Andreas' book list on soft skills for professionals and entrepreneurs

Andreas Creutzmann Why did Andreas love this book?

Reflection and reason are overrated, according to renowned psychologist Gerd Gigerenzer.

Much better qualified to help us make decisions is the cognitive, emotional, and social repertoire we call intuition, a suite of gut feelings that have evolved over the millennia specifically for making decisions.

Gladwell drew heavily on Gigerenzer's research. But Gigerenzer goes a step further by explaining just why our gut instincts are so often right.

I have heard Gerd Gigerenzer lecture and read several of his books. If you want to use your gut feeling and your mind, this book tells you how.

By Gerd Gigerenzer,

Why should I read it?

2 authors picked Gut Feelings as one of their favorite books, and they share why you should read it.

What is this book about?

Why is split second decision-making superior to deliberation? Gut Feelings delivers the science behind Malcolm Gladwell's Blink.

Reflection and reason are overrated, according to renowned psychologist Gerd Gigerenzer. Much better qualified to help us make decisions is the cognitive, emotional, and social repertoire we call intuition, a suite of gut feelings that have evolved over the millennia specifically for making decisions. Gladwell drew heavily on Gigerenzer's research. But Gigerenzer goes a step further by explaining just why our gut instincts are so often right. Intuition, it seems, is not some sort of mystical chemical reaction but a neurologically based behavior…


Book cover of Administrative Behavior

Ananish Chaudhuri Author Of Experiments in Economics: Playing Fair with Money

From my list on emotions and economic decisions.

Why am I passionate about this?

I am Professor of Experimental Economics at the University of Auckland where my work lies at the interface of economics and psychology. In a discipline (and a world) that tends to emphasize human self-interest, I have always been interested in our willingness to engage in unselfish behavior. Incentivized decision-making experiments with human participants where payments depend on the nature of their decisions are a powerful way of analyzing behavior. Are people willing to put their money where their mouth is? My background running experiments made me well-positioned to study some of these questions; a lot of them in collaboration with other social scientists including psychologists and political scientists.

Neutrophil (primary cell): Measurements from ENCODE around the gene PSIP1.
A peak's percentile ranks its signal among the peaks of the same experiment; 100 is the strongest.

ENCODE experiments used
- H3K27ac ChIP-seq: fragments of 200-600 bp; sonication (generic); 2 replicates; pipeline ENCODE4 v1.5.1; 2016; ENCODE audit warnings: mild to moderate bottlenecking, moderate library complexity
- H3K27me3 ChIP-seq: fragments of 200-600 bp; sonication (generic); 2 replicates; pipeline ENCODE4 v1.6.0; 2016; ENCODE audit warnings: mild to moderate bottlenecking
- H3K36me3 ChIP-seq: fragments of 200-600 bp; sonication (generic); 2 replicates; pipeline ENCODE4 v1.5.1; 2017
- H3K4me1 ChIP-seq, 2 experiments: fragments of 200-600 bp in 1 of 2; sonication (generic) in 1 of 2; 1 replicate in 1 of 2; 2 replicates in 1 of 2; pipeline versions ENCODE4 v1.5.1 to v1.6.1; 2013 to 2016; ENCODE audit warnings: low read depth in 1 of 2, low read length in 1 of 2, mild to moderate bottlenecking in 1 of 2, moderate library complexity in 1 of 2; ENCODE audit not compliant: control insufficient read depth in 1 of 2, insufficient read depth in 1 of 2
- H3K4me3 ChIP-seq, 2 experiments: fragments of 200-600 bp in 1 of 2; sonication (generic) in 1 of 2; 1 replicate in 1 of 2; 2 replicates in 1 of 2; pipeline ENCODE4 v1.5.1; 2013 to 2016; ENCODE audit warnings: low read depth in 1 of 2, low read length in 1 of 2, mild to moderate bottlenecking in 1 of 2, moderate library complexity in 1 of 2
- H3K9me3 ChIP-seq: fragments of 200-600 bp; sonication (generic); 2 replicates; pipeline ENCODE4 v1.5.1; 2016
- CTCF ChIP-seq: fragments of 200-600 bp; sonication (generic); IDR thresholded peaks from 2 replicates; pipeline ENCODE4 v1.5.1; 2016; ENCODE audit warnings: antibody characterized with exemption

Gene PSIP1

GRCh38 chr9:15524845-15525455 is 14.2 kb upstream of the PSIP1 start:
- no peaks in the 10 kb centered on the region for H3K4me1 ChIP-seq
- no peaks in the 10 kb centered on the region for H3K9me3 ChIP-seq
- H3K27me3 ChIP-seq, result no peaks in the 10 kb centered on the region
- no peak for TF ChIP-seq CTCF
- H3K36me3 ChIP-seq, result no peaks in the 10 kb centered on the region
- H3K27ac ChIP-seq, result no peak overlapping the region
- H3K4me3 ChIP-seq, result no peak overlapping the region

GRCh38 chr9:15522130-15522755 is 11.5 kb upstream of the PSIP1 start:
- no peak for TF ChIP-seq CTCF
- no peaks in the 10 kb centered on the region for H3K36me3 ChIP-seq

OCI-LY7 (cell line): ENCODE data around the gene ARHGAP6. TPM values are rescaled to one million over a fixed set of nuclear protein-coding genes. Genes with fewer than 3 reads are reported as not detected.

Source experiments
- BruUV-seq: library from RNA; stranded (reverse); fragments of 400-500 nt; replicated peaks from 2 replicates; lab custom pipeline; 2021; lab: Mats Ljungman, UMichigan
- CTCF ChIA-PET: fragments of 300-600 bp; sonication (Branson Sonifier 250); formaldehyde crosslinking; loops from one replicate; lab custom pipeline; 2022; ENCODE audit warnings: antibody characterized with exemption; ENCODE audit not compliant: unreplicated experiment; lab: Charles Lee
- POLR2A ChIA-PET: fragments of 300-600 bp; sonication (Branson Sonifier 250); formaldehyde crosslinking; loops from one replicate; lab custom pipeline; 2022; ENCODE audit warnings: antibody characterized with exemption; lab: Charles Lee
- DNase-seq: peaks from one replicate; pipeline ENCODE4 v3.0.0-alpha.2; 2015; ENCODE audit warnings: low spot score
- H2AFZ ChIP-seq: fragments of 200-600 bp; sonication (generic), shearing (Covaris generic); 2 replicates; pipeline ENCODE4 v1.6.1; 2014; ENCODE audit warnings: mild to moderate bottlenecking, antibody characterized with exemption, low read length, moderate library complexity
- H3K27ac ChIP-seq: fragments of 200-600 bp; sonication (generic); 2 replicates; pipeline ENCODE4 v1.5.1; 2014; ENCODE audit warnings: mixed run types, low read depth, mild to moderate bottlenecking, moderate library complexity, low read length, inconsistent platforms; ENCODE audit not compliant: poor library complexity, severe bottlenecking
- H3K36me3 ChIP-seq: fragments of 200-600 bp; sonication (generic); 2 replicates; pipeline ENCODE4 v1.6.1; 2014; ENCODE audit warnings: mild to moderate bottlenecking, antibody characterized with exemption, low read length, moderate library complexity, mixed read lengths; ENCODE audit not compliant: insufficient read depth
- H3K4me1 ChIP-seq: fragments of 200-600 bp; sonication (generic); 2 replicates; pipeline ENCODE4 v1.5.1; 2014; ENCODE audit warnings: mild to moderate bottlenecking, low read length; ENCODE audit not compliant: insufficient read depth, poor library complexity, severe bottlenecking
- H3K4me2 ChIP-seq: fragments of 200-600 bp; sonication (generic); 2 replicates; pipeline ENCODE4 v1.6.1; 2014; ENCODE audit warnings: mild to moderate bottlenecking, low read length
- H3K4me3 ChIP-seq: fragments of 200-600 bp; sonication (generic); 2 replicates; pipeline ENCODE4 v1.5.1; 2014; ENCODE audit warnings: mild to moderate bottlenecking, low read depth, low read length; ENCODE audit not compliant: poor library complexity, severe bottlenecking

Ananish's book list on emotions and economic decisions

Ananish Chaudhuri Why did Ananish love this book?

To a large extent, the research agenda that is subsumed under the rubric of “behavioral economics” started with the idea of bounded rationality and the departures from the utility maximizing model of economics.

Many of the ideas pursued in this line of work owe their origin to the work of Herbert Simon, whose doctorate was in political science from Chicago in 1943 but who was awarded the Nobel Prize in Economics in 1978 for combining ideas from mathematics, psychology, economics, and computer science to understand decision making in large organizations. This is not to suggest that none of this was known before.